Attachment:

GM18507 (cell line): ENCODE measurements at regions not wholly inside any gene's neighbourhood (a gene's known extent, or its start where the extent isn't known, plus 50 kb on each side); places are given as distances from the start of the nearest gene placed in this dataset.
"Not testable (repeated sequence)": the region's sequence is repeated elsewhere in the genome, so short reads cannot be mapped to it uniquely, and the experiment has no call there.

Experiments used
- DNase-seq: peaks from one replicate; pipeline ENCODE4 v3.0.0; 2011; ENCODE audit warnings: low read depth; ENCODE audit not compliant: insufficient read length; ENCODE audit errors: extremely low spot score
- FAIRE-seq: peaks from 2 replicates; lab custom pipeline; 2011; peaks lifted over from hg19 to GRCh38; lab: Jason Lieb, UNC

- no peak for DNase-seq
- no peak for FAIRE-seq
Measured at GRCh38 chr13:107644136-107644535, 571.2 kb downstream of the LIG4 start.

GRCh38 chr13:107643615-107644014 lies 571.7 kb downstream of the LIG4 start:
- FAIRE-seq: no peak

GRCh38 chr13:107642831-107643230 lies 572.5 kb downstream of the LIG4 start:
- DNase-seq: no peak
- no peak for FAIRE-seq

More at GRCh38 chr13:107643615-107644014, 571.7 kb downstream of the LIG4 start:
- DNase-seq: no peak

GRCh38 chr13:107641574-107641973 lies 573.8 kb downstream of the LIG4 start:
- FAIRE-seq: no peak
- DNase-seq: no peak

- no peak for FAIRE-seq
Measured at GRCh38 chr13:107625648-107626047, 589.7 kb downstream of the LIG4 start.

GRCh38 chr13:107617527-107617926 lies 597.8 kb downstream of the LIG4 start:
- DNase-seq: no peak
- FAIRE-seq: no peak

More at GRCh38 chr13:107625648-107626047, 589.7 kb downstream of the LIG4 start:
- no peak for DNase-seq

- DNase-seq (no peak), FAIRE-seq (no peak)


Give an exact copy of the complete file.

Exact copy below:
GM18507 (cell line): ENCODE measurements at regions not wholly inside any gene's neighbourhood (a gene's known extent, or its start where the extent isn't known, plus 50 kb on each side); places are given as distances from the start of the nearest gene placed in this dataset.
"Not testable (repeated sequence)": the region's sequence is repeated elsewhere in the genome, so short reads cannot be mapped to it uniquely, and the experiment has no call there.

Experiments used
- DNase-seq: peaks from one replicate; pipeline ENCODE4 v3.0.0; 2011; ENCODE audit warnings: low read depth; ENCODE audit not compliant: insufficient read length; ENCODE audit errors: extremely low spot score
- FAIRE-seq: peaks from 2 replicates; lab custom pipeline; 2011; peaks lifted over from hg19 to GRCh38; lab: Jason Lieb, UNC

- no peak for DNase-seq
- no peak for FAIRE-seq
Measured at GRCh38 chr13:107644136-107644535, 571.2 kb downstream of the LIG4 start.

GRCh38 chr13:107643615-107644014 lies 571.7 kb downstream of the LIG4 start:
- FAIRE-seq: no peak

GRCh38 chr13:107642831-107643230 lies 572.5 kb downstream of the LIG4 start:
- DNase-seq: no peak
- no peak for FAIRE-seq

More at GRCh38 chr13:107643615-107644014, 571.7 kb downstream of the LIG4 start:
- DNase-seq: no peak

GRCh38 chr13:107641574-107641973 lies 573.8 kb downstream of the LIG4 start:
- FAIRE-seq: no peak
- DNase-seq: no peak

- no peak for FAIRE-seq
Measured at GRCh38 chr13:107625648-107626047, 589.7 kb downstream of the LIG4 start.

GRCh38 chr13:107617527-107617926 lies 597.8 kb downstream of the LIG4 start:
- DNase-seq: no peak
- FAIRE-seq: no peak

More at GRCh38 chr13:107625648-107626047, 589.7 kb downstream of the LIG4 start:
- no peak for DNase-seq

- DNase-seq (no peak), FAIRE-seq (no peak)